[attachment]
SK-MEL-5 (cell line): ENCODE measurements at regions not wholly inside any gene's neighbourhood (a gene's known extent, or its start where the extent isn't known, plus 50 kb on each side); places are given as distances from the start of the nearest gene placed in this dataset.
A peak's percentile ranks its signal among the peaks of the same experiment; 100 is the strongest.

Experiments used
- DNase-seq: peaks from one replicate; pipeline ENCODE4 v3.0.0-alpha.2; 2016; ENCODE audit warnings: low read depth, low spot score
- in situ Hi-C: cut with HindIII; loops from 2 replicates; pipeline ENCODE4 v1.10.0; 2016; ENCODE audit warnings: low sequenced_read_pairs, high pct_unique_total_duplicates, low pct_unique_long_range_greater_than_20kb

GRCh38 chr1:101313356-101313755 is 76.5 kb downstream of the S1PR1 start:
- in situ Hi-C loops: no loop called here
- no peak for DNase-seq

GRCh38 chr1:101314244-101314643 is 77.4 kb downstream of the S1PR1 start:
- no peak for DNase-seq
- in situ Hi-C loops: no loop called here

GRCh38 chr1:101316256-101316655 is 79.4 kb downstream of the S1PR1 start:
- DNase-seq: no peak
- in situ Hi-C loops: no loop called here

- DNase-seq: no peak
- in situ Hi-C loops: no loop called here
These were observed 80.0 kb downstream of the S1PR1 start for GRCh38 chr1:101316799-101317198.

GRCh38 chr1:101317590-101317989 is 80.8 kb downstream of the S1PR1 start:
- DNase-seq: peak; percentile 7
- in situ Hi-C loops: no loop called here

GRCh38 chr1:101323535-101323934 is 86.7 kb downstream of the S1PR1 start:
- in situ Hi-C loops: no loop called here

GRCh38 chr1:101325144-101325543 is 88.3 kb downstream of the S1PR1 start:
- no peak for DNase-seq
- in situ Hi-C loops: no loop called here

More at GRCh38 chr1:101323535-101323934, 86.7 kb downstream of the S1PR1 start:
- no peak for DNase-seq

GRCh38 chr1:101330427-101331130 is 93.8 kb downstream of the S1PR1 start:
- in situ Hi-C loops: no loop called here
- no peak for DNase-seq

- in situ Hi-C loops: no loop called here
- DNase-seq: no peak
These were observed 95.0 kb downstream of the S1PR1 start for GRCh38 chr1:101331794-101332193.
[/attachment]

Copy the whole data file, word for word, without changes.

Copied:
SK-MEL-5 (cell line): ENCODE measurements at regions not wholly inside any gene's neighbourhood (a gene's known extent, or its start where the extent isn't known, plus 50 kb on each side); places are given as distances from the start of the nearest gene placed in this dataset.
A peak's percentile ranks its signal among the peaks of the same experiment; 100 is the strongest.

Experiments used
- DNase-seq: peaks from one replicate; pipeline ENCODE4 v3.0.0-alpha.2; 2016; ENCODE audit warnings: low read depth, low spot score
- in situ Hi-C: cut with HindIII; loops from 2 replicates; pipeline ENCODE4 v1.10.0; 2016; ENCODE audit warnings: low sequenced_read_pairs, high pct_unique_total_duplicates, low pct_unique_long_range_greater_than_20kb

GRCh38 chr1:101313356-101313755 is 76.5 kb downstream of the S1PR1 start:
- in situ Hi-C loops: no loop called here
- no peak for DNase-seq

GRCh38 chr1:101314244-101314643 is 77.4 kb downstream of the S1PR1 start:
- no peak for DNase-seq
- in situ Hi-C loops: no loop called here

GRCh38 chr1:101316256-101316655 is 79.4 kb downstream of the S1PR1 start:
- DNase-seq: no peak
- in situ Hi-C loops: no loop called here

- DNase-seq: no peak
- in situ Hi-C loops: no loop called here
These were observed 80.0 kb downstream of the S1PR1 start for GRCh38 chr1:101316799-101317198.

GRCh38 chr1:101317590-101317989 is 80.8 kb downstream of the S1PR1 start:
- DNase-seq: peak; percentile 7
- in situ Hi-C loops: no loop called here

GRCh38 chr1:101323535-101323934 is 86.7 kb downstream of the S1PR1 start:
- in situ Hi-C loops: no loop called here

GRCh38 chr1:101325144-101325543 is 88.3 kb downstream of the S1PR1 start:
- no peak for DNase-seq
- in situ Hi-C loops: no loop called here

More at GRCh38 chr1:101323535-101323934, 86.7 kb downstream of the S1PR1 start:
- no peak for DNase-seq

GRCh38 chr1:101330427-101331130 is 93.8 kb downstream of the S1PR1 start:
- in situ Hi-C loops: no loop called here
- no peak for DNase-seq

- in situ Hi-C loops: no loop called here
- DNase-seq: no peak
These were observed 95.0 kb downstream of the S1PR1 start for GRCh38 chr1:101331794-101332193.